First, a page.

Currently, many cities in Colombia are starting to embrace and promote urban art even though in the recent past the police-or even worse, social-cleansing groups-have persecuted graffiti and street art artists. However, cities like Barranquilla, Valledupar, Medellin, Cali, Bucaramanga, Pereira, and Ibague have welcomed graffiti, designating places, mainly walls, for artists to express themselves via graffiti and street art. Fairs, seminars, and museum exhibitions of urban art are being held in various Colombian cities and these art forms are even boosting local tourism. Amidst this growing collection of street art, one question remains: what protection does street art-particularly lettering-based graffiti-enjoy and what kind of rights do their artists hold over them?
Our modern understanding of institutional identity began with police photography, and the building of Habitual Criminal Registers. These databases participated in building the social ‘archive’, were deployed to prevent recidivism, and developed in the context of evolving interest statistical knowledge systems, as well as biological fatalism in criminology and anthropology. The ‘mechanical objectivity’ of the camera, social, political, and intellectual influences, meant images and the archive were a new way of ‘knowing’ people, especially criminals, deviants, and other undesirables. Shortly after the institutional adoption of photographic registers, other technologies too were needed to make those registers searchable. This provoked the first anthropometrics and biometrics systems, and the first exercises in reducing identity to numerical data.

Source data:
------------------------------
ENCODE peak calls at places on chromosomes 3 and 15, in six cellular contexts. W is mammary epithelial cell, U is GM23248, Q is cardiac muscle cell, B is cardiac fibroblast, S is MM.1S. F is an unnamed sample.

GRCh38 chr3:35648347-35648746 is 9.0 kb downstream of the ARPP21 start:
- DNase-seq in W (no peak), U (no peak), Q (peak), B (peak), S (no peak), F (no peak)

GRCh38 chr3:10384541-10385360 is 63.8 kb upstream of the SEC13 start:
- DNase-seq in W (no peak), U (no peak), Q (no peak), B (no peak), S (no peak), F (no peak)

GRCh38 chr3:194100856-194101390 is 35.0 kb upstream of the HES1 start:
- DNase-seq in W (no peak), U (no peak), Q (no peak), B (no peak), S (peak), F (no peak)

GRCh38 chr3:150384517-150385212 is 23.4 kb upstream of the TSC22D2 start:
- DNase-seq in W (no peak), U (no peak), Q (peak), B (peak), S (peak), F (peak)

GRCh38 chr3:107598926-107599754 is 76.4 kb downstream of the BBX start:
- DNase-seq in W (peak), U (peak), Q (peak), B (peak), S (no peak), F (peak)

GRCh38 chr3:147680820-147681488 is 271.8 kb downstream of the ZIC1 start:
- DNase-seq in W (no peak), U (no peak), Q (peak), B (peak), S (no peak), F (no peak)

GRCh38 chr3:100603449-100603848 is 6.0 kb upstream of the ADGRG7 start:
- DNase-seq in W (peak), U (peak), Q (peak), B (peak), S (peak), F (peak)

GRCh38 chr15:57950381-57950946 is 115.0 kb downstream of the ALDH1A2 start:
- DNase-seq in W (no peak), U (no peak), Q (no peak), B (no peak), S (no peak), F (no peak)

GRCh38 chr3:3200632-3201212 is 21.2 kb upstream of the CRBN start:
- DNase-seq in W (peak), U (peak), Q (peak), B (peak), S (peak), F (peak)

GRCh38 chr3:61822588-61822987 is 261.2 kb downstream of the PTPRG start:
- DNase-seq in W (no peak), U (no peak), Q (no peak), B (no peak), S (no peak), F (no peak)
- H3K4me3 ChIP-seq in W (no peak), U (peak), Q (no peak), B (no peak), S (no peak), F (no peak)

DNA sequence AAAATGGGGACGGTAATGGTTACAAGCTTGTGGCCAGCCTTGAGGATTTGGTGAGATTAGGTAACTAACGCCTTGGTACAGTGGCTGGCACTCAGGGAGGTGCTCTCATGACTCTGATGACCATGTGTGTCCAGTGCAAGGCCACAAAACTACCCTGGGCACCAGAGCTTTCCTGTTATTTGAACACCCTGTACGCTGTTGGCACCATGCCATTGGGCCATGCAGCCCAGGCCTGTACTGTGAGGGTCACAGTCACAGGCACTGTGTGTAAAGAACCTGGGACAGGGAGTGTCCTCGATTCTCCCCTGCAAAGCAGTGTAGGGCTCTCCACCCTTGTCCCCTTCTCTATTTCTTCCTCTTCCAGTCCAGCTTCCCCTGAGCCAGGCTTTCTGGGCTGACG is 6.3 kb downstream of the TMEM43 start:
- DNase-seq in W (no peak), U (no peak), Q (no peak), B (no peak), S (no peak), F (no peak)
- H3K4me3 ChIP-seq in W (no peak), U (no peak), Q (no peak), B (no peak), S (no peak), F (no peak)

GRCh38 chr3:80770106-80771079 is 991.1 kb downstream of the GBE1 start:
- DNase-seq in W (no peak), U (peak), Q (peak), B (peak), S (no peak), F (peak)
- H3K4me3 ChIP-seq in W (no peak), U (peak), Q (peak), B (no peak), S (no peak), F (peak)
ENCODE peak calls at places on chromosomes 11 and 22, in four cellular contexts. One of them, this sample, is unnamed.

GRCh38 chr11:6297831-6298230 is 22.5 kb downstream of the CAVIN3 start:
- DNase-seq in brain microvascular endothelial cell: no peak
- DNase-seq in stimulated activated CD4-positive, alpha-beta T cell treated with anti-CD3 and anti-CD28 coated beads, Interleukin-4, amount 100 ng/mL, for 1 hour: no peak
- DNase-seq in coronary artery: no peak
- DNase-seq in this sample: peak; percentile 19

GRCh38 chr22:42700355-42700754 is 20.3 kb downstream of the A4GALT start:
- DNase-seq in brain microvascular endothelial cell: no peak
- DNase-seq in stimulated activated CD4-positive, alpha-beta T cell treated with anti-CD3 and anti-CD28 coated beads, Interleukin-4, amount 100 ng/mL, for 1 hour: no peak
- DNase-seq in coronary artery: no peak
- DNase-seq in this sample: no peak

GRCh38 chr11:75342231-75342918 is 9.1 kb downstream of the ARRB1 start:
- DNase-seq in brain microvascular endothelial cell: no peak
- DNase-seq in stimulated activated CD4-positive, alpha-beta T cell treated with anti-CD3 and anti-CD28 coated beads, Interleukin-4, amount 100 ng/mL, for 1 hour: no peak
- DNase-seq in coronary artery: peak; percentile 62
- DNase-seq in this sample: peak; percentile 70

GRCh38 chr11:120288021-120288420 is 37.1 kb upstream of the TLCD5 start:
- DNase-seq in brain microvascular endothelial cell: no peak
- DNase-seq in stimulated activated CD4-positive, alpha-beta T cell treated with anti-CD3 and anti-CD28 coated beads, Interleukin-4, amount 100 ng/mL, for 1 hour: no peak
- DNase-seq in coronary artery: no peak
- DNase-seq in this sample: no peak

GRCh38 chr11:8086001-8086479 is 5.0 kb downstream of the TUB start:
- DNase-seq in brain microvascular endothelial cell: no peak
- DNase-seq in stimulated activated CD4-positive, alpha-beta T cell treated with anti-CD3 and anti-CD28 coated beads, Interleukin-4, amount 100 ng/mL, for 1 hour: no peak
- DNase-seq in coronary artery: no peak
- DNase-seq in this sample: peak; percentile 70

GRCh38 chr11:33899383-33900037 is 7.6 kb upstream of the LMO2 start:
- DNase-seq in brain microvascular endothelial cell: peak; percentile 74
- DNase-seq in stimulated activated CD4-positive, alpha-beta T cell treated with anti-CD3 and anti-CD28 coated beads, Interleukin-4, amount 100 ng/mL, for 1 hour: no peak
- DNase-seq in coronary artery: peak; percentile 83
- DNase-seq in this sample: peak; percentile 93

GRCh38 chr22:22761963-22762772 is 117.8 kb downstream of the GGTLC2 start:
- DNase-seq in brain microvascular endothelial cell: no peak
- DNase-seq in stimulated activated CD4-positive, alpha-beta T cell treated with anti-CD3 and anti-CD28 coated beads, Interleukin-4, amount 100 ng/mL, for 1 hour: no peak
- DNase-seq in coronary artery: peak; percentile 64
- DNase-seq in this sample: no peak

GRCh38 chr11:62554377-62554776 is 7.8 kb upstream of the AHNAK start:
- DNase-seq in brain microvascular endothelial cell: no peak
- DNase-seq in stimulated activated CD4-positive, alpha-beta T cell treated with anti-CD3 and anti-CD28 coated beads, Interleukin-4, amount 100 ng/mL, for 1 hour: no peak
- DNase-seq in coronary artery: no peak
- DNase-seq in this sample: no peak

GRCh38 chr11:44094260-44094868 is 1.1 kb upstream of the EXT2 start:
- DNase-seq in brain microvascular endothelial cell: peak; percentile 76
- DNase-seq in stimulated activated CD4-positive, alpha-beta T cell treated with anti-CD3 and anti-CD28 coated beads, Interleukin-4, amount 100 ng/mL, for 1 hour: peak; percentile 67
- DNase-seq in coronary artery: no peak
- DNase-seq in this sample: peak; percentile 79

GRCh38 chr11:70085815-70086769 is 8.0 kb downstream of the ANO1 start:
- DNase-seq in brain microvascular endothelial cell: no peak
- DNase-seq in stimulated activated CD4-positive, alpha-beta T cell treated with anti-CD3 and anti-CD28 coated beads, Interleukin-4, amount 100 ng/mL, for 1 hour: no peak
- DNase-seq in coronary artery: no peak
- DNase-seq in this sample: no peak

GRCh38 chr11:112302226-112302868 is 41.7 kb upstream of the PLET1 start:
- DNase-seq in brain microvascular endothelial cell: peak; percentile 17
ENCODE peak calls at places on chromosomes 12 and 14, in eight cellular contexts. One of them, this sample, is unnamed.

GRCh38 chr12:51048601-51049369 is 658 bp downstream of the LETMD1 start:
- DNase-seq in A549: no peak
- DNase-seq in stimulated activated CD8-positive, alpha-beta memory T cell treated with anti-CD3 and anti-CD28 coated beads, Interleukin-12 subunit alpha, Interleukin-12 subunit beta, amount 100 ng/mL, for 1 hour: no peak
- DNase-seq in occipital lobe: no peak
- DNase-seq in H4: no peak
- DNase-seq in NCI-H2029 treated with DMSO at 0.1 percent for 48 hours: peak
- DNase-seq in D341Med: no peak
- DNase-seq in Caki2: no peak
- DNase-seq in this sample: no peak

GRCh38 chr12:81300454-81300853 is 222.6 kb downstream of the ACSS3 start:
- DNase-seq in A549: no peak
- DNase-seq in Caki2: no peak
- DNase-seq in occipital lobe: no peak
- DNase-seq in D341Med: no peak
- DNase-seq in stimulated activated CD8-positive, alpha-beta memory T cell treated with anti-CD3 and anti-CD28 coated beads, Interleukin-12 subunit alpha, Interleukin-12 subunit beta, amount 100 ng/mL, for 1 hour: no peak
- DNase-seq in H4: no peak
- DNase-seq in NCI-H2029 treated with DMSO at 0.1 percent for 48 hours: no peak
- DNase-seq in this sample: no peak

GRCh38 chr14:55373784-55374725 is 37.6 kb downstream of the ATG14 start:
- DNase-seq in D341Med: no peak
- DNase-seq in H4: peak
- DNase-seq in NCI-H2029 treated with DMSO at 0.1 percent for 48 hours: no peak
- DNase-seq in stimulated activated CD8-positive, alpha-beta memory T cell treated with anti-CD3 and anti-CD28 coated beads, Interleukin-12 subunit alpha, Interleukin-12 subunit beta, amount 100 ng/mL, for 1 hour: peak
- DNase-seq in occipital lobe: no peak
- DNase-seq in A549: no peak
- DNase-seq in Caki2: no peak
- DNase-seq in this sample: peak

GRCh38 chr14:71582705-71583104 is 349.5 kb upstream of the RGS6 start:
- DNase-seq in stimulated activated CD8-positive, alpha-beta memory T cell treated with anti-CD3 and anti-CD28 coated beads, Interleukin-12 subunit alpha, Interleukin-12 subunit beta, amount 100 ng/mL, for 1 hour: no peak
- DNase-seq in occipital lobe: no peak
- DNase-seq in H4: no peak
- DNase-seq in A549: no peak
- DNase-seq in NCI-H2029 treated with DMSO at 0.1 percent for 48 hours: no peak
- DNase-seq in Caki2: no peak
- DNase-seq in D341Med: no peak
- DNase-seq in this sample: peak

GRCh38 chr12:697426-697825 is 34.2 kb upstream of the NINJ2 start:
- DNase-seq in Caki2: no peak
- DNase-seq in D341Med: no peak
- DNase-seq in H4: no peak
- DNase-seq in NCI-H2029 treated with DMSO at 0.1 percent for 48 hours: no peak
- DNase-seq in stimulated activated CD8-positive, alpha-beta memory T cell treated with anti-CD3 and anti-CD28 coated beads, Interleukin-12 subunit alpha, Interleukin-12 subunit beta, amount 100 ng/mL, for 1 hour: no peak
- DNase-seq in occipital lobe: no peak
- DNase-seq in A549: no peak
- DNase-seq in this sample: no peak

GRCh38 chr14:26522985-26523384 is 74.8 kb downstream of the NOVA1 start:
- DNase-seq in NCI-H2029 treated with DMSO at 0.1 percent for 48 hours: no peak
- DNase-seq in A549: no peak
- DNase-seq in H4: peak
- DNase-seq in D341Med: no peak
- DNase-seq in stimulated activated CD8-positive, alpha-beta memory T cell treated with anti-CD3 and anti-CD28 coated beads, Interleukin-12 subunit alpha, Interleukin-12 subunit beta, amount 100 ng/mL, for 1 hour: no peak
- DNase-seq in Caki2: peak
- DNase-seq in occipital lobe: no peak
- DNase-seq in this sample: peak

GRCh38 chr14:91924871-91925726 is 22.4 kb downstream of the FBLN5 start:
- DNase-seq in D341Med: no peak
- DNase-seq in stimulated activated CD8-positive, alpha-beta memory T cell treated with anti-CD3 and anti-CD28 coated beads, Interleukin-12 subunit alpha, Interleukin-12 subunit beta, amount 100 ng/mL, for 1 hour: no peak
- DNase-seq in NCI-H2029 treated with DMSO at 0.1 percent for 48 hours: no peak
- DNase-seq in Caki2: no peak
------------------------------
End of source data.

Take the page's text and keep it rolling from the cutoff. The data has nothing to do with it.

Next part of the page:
On the morning of Monday, 25 May 1964, following a ‘very pleasant, well organised and enjoyable’ flight, 38 Australian police stepped from their specially chartered Qantas Boeing 707, City of Brisbane, onto the tarmac at Nicosia International Airport, in the capital of Cyprus. It had been a long flight, ‘the longest [day] of my life’, wrote First Constable John Owens. Their landing had been delayed while the pilot ‘flew the length of the island several times’ waiting for the mist to lift. Finally on the ground at 7am, Owens recalled, ‘the Cyprus air was noticeably hot and moist – a marked contrast to the early morning frosts of Canberra, which we had left 24 hours before’.
By June 1964, Unficyp had done much to contain military action and prevent a recurrence of open fighting. In addition to its traditional military functions, which were meant to deter a resumption of hostilities, it had also performed non-traditional roles: helping to restore public services, including the courts, and assisting trade and commerce by reopening factories and enabling agricultural work to continue. Moreover, it escorted the transportation of food, essential material, and people on the island’s roads, constructed shelters at refugee camps and reduced fortifications across Cyprus. In spite of this good work, however, its presence had not yet stopped communal violence between Greek and Turkish Cypriots, nor had it made any progress towards disarming civilians.
Among the most notorious outlaws in the history of New Orleans is a runaway slave who lost an arm in a skirmish with the police, through which he earned the nickname that means “severed arm.” His career is visible in detail in the historical record but migrated into folklore and, in turn, literary works of various kinds, ultimately to form the basis of Sidney Bechet’s vision of the origins of jazz. Many supposed that he had supernatural powers, and his exploits as an entertainer in Congo Square in the antebellum period are the basis, for Bechet, of the expressive traditions that ultimately took shape as the city’s most significant cultural contribution to the world.